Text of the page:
US 4524164 A
A thermosetting adhesive resin suitable for binding lignocellulosic materials to form products, such as plywood or particle board, is prepared by heating an aqueous sugar or starch solution in the presence of an inorganic acid or its ammonium salt and a metal ion catalyst to obtain a partially polymerized resin which is reacted with an organic acid anhydride just prior to application to the lignocellulosis materials. The adhesive formula contains no formaldehyde and the preferred aqueous solutions are whey or whey byproduct concentrates.
1. A method of preparing a thermosetting resin for binding lignocellulosic materials together to form useful products which consisting essentially of heating an aqueous sugar or starch solution and a crosslinking agent selected from urea, phenol and mixtures of urea and phenol in the presence of an inorganic acid or its ammonium salt and a metal ion catalyst at a temperature between about 50° to about 200° C. for about 30 minutes to about 18 hours to obtain a partially polymerized fusible resin and then adding an organic acid anhydride to the fusible resin prior to application to the lignocellulosic materials.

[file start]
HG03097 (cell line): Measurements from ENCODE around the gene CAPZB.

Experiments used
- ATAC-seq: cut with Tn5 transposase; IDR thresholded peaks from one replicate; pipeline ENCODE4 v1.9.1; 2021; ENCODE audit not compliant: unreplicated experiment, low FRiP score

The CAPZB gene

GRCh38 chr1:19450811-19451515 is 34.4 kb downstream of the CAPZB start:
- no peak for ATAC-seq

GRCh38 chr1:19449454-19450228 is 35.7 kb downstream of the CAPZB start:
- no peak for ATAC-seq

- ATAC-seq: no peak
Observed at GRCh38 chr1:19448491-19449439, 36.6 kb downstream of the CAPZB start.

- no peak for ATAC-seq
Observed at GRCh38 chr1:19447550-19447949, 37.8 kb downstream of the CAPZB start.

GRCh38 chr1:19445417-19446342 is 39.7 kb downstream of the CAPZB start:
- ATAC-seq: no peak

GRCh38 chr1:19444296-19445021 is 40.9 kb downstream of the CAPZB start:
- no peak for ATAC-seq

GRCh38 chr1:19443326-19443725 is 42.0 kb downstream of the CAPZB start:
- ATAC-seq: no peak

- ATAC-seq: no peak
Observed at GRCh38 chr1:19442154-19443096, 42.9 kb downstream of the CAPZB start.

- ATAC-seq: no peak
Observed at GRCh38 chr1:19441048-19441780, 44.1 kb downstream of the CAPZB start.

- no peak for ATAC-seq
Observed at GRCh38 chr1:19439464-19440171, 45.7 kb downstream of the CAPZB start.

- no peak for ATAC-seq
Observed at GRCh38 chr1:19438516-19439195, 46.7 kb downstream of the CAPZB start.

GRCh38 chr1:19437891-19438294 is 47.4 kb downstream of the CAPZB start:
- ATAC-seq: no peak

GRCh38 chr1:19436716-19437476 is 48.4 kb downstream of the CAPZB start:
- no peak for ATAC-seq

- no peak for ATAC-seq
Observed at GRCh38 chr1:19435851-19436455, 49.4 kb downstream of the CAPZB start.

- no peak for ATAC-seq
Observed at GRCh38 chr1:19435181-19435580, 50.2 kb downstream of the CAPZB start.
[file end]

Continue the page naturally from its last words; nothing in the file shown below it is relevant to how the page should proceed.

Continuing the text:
2. The method of claim 1 wherein the aqueous solution is selected from a solution containing a sugar selected from lactose, maltose, glucose, galactose, sucrose and mixtures thereof, a starch selected from amylose, amylopectin, dextrin, molasses and mixtures thereof or mixtures of sugar and starches.
3. The method of claim 1 wherein the acqueous acidic solution is concentrated whey, whey permeate or salt whey.
4. The method of claim 1 wherein the ammonium salt is ammonium nitrate.
5. The method of claim 1 where the metal ion catalyst is selected from inorganic and organic salts of Cu, Zn, Fe, Co, Ni, Al and Cr.
6. The method of claim 1 in which the organic acid anhydride is selected from phthalic anhydride, maleic anhydride, ethylene maleic anhydride or mixtures thereof.
7. The method of claim 1 in which the metal ion catalyst is CuSO4.
8. The method of claim 1 in which the organic acid anhydride is ethylene maleic anhydride.